To mark the launch of their compact and customisable T-Roc SUV model, we partner up with Volkswagen to shine a light on three singular figures who go about it in their own unique way. From the financial analyst-turned-butcher to the designer making a jump to the music industry and the in-house textile designer going freelance all the way, these are the people that go the extra mile to ensure that uniqueness trumps conformity.

Photographer Thomas Ost (c)


I’ve wanted to become a graphic designer ever since I was a kid, so I attended an art school from the age of 14 and ended my studies with a master’s degree in graphic design. Pretty straightforward stuff. I was born in France, and when I first arrived in Belgium, I had to start everything from scratch. I didn’t know anyone, so I went for the first job I found and became a textile designer for Bellerose. I learned the ropes on the spot and eventually came to love my job, yet after three years realised that my dream wasn’t to do the same thing in the same office my entire life. I wanted to choose my own projects and work for myself, so I quit and became a freelancer instead. I didn’t ask myself too many questions; I usually just try to do what I want whenever I feel like it, because the more you overthink, the more you become afraid. To be fair, I don’t even know if I consider what I did to be a real challenge. I’m always excited by change and impatient to do new things, and the dicier the idea, the more I’ll want to make the jump. I still work as a freelance textile designer today, but I’m also involved in music festivals, video clips and even movies. We really have to enjoy life doing as we damn well please, to dare and take time for ourselves. I truly believe that this is how one achieves big things.

Lara Lancereau-Jaulin (1991) is a former textile designer for Bellerose, and is now freelancing in the textile, cultural and music industries.


I studied six years in the hopes of becoming useful to the financial or business world. I went on to work for a private equity firm in Luxembourg as a corporate junior analyst in the funds industry, and later in a Brussels-based dealing room as a legal analyst in structured finance and debt capital markets – this was another six years. However, the more time passed by, the more I realised that something didn’t feel right. I needed a change. Today, I’m a student again, but this time to become a qualified butcher. Yet having said that, even while working in the corporate world, I’ve always done completely different things simultaneously, experiencing the unexpected. Anything and everything new interests me – wathever that may be – with a preference for handcrafting, music and visual arts. So I created Boudin Room, bringing together my love for meat and music. When changing career path, you can expect anything from a wide range of reactions – from laughter to admiration – but all of that doesn’t matter in the end. All you need to do is to stick by those you love and to trust your inner feeling. I increasingly see myself as a sort of one-man army. But being on your own doesn’t necessarily mean you’re dissociated from the world you live in; instead, you need to listen and keep an eye on your surroundings in order to be inspired. At the end of day though, it all comes down to you: you’re the face of your own project and vision.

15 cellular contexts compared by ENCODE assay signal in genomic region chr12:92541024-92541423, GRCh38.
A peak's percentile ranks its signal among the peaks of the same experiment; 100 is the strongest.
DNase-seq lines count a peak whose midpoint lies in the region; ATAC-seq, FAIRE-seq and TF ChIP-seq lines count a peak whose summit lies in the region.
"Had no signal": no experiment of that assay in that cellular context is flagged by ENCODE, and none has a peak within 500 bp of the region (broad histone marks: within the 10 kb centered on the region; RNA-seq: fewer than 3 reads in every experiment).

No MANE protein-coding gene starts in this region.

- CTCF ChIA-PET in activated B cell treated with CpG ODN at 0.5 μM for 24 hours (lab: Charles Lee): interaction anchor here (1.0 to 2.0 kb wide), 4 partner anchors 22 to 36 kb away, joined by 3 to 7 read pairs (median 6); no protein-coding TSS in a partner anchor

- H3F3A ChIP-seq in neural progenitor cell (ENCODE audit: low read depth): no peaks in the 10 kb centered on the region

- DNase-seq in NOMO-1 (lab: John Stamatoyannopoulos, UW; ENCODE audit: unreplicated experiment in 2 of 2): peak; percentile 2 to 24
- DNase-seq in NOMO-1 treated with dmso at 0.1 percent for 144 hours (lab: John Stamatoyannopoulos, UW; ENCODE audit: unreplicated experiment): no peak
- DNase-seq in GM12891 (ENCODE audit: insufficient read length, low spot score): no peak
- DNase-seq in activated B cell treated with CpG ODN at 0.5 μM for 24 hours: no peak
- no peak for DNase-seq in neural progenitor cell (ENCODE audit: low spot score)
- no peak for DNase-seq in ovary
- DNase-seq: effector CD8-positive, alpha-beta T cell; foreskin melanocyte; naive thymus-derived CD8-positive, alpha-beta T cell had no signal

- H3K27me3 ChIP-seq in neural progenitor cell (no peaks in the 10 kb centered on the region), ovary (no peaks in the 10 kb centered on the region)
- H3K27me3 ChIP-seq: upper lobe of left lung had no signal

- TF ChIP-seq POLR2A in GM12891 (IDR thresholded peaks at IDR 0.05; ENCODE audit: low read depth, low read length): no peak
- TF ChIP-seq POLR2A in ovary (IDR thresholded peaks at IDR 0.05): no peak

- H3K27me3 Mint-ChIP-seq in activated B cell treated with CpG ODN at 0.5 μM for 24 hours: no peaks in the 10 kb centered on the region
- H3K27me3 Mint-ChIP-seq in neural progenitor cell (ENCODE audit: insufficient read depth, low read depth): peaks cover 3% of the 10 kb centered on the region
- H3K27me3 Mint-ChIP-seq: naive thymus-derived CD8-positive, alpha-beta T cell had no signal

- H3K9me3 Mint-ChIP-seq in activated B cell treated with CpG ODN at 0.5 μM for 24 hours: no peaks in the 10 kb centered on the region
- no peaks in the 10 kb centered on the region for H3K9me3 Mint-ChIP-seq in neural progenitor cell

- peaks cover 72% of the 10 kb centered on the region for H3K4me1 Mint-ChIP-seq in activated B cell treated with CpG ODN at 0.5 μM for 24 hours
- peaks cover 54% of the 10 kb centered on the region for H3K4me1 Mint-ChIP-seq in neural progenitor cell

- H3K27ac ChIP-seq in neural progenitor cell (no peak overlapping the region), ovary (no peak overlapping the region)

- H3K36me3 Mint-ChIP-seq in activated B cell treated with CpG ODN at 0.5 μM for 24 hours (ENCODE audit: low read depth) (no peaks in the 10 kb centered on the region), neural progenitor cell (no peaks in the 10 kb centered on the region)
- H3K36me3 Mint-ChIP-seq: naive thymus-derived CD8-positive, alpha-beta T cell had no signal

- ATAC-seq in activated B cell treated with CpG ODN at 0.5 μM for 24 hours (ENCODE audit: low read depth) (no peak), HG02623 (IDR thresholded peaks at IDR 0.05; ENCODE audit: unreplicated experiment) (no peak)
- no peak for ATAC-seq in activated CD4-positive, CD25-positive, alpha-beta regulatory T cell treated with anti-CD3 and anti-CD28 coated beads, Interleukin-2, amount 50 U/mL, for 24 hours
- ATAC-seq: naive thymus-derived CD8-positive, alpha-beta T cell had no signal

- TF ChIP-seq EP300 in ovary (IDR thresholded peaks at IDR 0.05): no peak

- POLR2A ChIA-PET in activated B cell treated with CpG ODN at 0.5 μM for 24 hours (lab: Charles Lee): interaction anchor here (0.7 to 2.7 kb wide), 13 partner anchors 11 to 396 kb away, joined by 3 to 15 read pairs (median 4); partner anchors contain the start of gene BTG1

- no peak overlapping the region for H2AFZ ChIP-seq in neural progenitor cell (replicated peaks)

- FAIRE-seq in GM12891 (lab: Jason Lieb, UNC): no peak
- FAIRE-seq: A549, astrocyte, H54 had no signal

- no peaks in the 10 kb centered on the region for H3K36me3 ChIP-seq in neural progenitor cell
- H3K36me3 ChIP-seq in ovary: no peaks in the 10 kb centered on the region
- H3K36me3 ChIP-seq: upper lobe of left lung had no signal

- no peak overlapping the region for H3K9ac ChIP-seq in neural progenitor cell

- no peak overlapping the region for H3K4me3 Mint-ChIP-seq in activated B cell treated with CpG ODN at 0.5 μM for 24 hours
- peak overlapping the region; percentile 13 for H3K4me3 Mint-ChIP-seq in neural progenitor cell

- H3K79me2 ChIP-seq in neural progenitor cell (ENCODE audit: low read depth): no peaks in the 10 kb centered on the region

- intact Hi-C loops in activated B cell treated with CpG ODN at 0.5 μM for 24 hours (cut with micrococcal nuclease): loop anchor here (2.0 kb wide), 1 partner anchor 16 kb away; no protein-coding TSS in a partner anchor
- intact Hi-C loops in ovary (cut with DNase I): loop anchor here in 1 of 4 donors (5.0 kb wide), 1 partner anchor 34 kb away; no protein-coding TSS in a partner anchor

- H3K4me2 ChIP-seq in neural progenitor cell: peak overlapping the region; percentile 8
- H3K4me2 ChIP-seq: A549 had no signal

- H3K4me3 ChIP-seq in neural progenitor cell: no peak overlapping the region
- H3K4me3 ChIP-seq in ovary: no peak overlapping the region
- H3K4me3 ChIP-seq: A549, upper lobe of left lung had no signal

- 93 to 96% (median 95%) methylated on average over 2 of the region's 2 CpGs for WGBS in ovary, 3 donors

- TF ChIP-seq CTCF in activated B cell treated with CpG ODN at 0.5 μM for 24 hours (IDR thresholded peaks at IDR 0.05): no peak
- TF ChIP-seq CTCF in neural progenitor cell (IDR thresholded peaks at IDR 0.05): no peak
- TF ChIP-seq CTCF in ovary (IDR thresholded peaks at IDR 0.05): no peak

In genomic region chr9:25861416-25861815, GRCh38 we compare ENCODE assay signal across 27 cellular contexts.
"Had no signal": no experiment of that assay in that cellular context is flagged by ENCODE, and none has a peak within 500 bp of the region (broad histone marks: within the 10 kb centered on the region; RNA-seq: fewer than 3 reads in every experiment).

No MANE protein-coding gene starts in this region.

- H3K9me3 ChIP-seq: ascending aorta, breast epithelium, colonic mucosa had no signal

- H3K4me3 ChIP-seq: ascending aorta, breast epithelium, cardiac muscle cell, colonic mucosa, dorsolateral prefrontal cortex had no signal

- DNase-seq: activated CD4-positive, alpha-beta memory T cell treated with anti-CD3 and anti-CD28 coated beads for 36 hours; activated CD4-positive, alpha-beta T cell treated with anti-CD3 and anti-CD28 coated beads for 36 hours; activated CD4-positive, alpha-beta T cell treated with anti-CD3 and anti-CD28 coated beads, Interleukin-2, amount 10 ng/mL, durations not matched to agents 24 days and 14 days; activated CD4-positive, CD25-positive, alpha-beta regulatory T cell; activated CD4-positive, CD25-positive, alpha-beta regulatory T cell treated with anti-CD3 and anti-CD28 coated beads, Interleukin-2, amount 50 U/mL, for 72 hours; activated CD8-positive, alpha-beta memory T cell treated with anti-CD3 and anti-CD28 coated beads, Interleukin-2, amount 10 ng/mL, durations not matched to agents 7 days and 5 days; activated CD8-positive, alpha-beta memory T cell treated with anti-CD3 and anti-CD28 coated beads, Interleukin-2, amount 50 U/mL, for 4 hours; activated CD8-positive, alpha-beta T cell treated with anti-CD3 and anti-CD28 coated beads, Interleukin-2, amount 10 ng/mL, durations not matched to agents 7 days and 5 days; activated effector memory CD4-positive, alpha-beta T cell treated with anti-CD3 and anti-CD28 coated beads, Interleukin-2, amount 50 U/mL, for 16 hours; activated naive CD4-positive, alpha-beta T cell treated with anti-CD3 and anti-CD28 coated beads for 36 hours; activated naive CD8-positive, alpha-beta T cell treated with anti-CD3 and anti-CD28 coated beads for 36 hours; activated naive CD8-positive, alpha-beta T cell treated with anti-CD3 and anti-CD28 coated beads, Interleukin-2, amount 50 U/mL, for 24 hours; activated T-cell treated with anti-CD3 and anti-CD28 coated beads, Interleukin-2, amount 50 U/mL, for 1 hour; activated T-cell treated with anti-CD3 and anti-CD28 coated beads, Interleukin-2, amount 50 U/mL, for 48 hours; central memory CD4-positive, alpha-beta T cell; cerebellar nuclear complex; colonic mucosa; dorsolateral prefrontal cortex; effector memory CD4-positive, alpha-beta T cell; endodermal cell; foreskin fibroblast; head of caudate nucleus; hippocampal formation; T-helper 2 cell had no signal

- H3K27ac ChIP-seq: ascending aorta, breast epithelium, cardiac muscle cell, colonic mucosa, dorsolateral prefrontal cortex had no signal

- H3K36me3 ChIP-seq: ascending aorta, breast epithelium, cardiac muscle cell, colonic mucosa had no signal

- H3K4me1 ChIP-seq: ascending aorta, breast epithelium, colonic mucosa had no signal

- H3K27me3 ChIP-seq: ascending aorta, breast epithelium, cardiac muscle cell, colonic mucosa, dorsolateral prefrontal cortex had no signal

After having worked as a financial analyst, Simon Bomans (1987) is now a butcher, event organiser, music writer and curator.


Even though I was already heavily into music during my teenage years, I decided to put it aside and study design in Liège alongside my friend Pierre Smeets. We eventually founded PLMD (pleaseletmedesign) in 2003 while still studying. When we first opened our studio, I knew almost anything could happen – and it did. We focussed exclusively on design for a decade. Then around 2013, I started to become more involved in my noise rock band It It Anita. I freed up more space in my weekly schedule for music, and also founded a small independent label called Luik Records. Besides releasing our own records, we also started working with other bands which obviously took up more and more of my time. There’s probably still a bit of a designer inside of me today, but it’s Pierre who takes care of PLMD. On the flip side, I run Luik Records while working as a manager and agent for a few bands. Besides that, It It Anita just released its fourth release, and I also host one music radio show on The Word Radio, and two French-speaking talk shows mainly centred on pop culture and whatnot. I decided a few years ago to give everything a try, jumping on any exciting project that came my way. It took a lot of my energy to make things work. A lot of them died out, while others stuck. Even though I’m still hungry for new ideas, I’m also trying to learn to say no. It’s hard – maybe it’s not in me to say no.

Damien Aresta (1979) is a graphic designer, but is now mainly active in the music industry as a record label founder, radio host and member of a noise-rock band.